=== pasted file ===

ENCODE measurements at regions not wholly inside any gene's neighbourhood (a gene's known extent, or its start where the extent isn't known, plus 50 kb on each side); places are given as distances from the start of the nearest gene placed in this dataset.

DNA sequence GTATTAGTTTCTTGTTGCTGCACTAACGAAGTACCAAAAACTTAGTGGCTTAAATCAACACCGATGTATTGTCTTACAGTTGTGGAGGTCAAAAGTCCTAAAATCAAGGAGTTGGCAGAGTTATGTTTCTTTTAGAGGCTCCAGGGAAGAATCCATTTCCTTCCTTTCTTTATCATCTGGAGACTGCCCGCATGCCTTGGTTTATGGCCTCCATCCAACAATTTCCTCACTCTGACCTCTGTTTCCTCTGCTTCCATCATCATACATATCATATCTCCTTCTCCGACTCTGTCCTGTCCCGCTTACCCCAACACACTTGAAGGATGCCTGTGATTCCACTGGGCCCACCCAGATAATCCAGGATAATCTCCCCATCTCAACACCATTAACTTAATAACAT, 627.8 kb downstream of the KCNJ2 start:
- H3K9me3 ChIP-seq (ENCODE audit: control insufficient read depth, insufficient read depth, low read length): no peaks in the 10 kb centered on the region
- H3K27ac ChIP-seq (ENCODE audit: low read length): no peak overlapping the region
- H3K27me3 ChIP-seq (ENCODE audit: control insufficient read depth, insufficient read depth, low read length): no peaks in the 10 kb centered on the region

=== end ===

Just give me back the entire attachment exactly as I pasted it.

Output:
ENCODE measurements at regions not wholly inside any gene's neighbourhood (a gene's known extent, or its start where the extent isn't known, plus 50 kb on each side); places are given as distances from the start of the nearest gene placed in this dataset.

DNA sequence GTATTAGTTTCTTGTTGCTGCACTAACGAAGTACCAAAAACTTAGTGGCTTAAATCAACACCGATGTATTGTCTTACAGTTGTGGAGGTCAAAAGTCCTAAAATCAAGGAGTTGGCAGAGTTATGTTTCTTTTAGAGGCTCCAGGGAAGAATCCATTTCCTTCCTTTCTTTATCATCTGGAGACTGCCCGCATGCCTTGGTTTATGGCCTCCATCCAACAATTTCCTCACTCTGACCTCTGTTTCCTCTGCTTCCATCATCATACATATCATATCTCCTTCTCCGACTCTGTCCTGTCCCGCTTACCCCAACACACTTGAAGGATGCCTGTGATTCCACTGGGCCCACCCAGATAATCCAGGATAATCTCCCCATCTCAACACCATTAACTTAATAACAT, 627.8 kb downstream of the KCNJ2 start:
- H3K9me3 ChIP-seq (ENCODE audit: control insufficient read depth, insufficient read depth, low read length): no peaks in the 10 kb centered on the region
- H3K27ac ChIP-seq (ENCODE audit: low read length): no peak overlapping the region
- H3K27me3 ChIP-seq (ENCODE audit: control insufficient read depth, insufficient read depth, low read length): no peaks in the 10 kb centered on the region